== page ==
Coronavirus might cancel European soccer

Scoring to the sound of silence.
Scoring to the sound of silence.
Image: Reuters/Carl Recine
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Some of the biggest regular gatherings of people in the world take place in soccer stadiums. The clasico in Spain—the name given to any match-up between Real Madrid and Barcelona—draws in more than 100,000 spectators. A face-off between Italian teams Juventus and Inter Milan, the country’s biggest rivals, normally attracts around 70,000 people. Another 70,000 will turn up to watch Marseille play against Paris St. Germain in southern France.

Not any more. The global coronavirus epidemic has forced many governing bodies to postpone or cancel games, because the risk of contagion in densely-packed crowds is too high. Soccer fans sing, swear, and shout. They move around. Although it’s not yet known exactly how the virus spreads, avoiding the type of physical contact prevalent in a sporting event seems well-advised.

There are five major soccer leagues in Europe. Italy, which has been hardest-hit by the virus in Europe, has enacted drastic measures to try contain its spread, including quarantining millions of people, and suspending all sport until at least April. Germany, Spain, and France are continuing to play, but in mostly empty stadiums. Star players like Frenchman Kylian Mbappé have tested negative for coronavirus, after playing against teams that have suffered outbreaks.

As its European peers took these unprecedented steps, England tried to keep calm and carry on. But now, it too has had to postpone an important game, cancelling a match between Manchester City and Arsenal scheduled for tonight (March 11). The decision was made late yesterday, after it was discovered that the owner of a Greek team which Arsenal recently played against had been diagnosed with Covid-19.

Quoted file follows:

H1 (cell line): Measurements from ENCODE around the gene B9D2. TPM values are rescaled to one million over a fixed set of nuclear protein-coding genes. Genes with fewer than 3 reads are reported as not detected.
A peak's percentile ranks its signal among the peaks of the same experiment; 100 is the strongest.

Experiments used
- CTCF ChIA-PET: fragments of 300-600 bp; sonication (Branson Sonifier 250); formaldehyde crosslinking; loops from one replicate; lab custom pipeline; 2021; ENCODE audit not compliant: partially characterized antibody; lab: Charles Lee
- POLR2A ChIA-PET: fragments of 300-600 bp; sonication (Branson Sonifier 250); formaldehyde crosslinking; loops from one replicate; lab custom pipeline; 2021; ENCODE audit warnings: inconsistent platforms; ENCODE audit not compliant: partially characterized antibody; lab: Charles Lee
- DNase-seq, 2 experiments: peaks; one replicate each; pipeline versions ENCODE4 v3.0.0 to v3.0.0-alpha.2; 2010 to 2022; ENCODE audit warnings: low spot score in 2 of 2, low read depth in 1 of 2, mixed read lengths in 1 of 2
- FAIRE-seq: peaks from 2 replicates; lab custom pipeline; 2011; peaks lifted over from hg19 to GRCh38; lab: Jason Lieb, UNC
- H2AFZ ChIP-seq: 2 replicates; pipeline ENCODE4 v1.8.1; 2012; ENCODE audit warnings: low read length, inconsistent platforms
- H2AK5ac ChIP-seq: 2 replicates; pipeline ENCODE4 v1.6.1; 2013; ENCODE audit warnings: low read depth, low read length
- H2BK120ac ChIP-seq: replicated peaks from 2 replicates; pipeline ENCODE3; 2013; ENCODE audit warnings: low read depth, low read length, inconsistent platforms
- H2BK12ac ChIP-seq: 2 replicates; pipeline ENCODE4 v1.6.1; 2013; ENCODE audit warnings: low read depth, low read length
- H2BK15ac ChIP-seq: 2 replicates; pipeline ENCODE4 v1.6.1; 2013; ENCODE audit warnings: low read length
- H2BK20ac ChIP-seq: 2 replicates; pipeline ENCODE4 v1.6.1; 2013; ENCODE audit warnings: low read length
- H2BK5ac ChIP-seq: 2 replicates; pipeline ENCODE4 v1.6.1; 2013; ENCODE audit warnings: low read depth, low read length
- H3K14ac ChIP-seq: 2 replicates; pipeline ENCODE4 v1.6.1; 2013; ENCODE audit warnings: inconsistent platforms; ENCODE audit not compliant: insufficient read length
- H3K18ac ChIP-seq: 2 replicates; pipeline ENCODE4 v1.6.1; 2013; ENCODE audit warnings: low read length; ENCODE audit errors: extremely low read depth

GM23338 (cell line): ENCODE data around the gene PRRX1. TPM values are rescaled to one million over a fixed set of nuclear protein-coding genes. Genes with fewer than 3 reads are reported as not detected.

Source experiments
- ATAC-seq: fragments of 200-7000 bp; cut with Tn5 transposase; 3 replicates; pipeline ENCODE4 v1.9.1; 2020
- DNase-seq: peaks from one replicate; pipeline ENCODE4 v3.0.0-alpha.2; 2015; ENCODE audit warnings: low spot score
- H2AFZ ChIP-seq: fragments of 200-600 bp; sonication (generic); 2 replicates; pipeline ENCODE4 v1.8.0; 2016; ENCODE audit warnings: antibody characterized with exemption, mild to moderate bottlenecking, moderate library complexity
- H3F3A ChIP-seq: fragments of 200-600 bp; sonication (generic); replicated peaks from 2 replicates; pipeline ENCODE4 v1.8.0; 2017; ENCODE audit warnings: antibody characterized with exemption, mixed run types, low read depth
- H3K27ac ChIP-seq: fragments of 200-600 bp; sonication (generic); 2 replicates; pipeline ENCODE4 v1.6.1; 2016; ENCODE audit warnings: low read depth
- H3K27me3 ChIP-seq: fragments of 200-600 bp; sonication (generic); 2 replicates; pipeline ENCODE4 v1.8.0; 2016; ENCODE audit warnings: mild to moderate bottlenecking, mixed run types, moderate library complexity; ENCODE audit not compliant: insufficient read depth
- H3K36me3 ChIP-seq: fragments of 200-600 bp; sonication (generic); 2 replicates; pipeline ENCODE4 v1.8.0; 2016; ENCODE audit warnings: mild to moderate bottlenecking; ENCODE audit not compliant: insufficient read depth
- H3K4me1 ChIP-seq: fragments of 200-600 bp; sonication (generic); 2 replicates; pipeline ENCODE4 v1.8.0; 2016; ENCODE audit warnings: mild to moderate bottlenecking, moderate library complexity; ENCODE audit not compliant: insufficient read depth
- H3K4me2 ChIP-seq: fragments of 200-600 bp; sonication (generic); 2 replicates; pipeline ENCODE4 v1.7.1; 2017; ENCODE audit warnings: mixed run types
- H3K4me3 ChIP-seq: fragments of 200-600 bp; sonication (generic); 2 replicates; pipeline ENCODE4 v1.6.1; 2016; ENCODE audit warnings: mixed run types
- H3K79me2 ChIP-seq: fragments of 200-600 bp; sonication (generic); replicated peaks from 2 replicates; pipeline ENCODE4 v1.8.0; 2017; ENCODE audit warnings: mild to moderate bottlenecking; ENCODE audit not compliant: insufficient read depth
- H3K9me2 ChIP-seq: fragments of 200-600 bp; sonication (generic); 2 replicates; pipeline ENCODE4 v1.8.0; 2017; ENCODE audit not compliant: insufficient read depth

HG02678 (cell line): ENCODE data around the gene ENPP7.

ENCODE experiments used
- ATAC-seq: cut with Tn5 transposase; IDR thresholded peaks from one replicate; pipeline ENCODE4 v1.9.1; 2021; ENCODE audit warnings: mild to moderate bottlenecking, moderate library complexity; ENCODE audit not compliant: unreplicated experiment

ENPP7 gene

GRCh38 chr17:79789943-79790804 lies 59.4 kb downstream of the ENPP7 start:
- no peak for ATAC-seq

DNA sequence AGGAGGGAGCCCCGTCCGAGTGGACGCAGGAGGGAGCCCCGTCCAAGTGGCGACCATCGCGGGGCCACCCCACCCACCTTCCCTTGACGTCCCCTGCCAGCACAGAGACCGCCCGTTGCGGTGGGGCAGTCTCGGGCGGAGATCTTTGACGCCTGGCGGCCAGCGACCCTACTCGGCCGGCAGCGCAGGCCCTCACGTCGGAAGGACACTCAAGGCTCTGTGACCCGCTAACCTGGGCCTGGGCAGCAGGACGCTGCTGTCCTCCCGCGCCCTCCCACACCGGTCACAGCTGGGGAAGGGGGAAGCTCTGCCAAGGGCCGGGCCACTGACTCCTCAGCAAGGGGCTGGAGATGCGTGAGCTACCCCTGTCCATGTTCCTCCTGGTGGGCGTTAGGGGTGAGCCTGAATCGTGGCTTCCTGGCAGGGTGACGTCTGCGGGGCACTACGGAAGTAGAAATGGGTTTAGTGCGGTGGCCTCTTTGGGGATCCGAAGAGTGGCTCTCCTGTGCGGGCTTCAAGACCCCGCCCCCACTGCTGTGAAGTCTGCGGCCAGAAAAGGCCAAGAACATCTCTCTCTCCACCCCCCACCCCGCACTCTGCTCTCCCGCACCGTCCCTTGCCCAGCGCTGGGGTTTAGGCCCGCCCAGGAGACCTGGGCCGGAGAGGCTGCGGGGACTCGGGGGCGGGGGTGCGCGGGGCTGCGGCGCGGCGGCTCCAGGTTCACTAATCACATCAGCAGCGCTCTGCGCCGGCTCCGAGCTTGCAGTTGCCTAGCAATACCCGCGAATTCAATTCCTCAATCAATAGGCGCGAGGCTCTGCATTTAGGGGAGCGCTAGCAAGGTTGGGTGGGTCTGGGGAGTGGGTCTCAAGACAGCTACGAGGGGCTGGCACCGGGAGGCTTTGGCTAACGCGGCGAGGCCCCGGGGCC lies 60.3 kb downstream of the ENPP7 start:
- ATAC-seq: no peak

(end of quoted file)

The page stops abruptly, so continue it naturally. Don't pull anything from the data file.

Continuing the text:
England’s attempt to keep going is not necessarily a testament to British stubbornness. The UK has not been as badly affected by coronavirus as countries in continental Europe, yet. And there is a lot of money at stake.

In England, the rights to broadcast games are shared by Sky and BT, who have paid the Premier League and its clubs $5.8 billion for three-year packages. They are paying for access to a national obsession, with historic rivalries and, crucially, some of the most atmospheric playing venues in the world. Even on TV, the sight and sound of a hyped-up crowd at Anfield, Liverpool Football Club’s famous old stadium, can be unnerving.

The TV companies’ advertising and sponsorship revenue risks dropping substantially if there are no crowds. Nike and Adidas need tens of thousands of fans to wear their apparel.

Two of Europe’s most lucrative and prestigious tournaments are under threat. The annual Champions’ League is contested by the best club teams—its games are already being played behind closed doors. The European Championships, in which countries compete, also has games scheduled in coronavirus hotspots in June and July. The 2020 summer Olympic Games, scheduled to take place in Tokyo in July, has a soccer tournament. All have large broadcast deals and numerous sponsors.

The money may not matter in an epidemic.